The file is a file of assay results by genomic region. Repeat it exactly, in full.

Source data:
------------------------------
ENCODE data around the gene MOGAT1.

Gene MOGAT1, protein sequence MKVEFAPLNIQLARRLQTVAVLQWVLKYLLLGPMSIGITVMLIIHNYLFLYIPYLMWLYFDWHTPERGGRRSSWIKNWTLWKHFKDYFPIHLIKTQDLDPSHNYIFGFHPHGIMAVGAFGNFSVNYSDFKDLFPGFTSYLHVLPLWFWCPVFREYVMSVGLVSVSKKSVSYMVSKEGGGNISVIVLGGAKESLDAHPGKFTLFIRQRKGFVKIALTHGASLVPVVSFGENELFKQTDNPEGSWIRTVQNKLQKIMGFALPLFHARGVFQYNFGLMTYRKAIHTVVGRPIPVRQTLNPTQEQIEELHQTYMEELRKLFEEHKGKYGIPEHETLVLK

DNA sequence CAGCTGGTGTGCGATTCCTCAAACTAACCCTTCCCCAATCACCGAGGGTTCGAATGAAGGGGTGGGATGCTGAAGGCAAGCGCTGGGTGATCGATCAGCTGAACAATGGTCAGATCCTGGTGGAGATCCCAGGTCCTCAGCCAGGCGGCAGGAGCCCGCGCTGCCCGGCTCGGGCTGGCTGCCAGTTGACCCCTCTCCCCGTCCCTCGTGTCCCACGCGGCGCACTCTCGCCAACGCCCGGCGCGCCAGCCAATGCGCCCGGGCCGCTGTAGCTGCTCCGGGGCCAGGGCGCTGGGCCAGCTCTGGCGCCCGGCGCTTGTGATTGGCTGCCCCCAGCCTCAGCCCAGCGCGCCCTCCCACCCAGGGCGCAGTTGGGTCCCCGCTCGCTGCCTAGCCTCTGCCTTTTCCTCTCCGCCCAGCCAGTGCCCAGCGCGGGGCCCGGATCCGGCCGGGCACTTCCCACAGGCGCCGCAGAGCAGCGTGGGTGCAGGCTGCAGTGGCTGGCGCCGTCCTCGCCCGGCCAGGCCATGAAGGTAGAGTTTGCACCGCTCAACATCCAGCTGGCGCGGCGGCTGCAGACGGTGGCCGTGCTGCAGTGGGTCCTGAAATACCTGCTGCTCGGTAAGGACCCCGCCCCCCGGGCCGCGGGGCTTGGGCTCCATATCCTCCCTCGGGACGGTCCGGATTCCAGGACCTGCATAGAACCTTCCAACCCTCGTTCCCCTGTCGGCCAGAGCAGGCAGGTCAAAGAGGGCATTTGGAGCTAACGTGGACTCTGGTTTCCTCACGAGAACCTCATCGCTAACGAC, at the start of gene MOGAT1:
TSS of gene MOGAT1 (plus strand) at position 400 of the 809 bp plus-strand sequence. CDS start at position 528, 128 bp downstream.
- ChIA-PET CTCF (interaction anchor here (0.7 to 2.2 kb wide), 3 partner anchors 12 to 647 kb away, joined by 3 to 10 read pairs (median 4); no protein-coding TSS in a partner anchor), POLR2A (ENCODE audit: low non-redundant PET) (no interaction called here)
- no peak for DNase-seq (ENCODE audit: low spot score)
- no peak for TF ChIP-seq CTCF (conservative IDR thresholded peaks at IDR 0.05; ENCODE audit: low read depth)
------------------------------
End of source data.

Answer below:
ENCODE data around the gene MOGAT1.

Gene MOGAT1, protein sequence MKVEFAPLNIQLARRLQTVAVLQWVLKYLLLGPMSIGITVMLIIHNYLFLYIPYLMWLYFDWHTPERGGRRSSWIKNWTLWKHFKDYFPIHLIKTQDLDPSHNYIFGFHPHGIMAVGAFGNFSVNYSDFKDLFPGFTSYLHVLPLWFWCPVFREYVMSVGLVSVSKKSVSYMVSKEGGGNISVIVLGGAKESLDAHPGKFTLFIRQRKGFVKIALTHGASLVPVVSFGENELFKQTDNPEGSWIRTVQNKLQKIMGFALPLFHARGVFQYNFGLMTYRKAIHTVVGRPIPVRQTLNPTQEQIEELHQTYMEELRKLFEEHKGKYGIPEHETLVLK

DNA sequence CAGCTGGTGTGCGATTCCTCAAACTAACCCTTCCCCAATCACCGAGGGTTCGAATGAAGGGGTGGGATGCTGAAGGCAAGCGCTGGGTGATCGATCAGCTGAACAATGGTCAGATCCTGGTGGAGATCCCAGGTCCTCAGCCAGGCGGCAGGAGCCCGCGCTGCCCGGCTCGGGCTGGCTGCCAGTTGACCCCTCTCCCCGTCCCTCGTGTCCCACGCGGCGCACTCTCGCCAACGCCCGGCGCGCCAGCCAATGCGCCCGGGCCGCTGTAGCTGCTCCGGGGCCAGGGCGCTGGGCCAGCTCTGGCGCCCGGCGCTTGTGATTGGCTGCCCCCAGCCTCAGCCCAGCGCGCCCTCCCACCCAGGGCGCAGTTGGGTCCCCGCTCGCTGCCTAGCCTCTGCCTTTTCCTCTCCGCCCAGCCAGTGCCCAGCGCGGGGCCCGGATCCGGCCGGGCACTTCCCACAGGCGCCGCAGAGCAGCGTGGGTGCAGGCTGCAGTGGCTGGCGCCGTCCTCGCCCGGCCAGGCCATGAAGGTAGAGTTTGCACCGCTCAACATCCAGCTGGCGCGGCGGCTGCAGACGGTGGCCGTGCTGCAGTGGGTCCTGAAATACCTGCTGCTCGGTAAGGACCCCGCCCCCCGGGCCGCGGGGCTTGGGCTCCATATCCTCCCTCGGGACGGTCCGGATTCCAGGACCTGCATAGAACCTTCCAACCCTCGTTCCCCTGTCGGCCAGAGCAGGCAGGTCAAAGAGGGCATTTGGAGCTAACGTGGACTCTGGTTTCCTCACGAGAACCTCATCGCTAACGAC, at the start of gene MOGAT1:
TSS of gene MOGAT1 (plus strand) at position 400 of the 809 bp plus-strand sequence. CDS start at position 528, 128 bp downstream.
- ChIA-PET CTCF (interaction anchor here (0.7 to 2.2 kb wide), 3 partner anchors 12 to 647 kb away, joined by 3 to 10 read pairs (median 4); no protein-coding TSS in a partner anchor), POLR2A (ENCODE audit: low non-redundant PET) (no interaction called here)
- no peak for DNase-seq (ENCODE audit: low spot score)
- no peak for TF ChIP-seq CTCF (conservative IDR thresholded peaks at IDR 0.05; ENCODE audit: low read depth)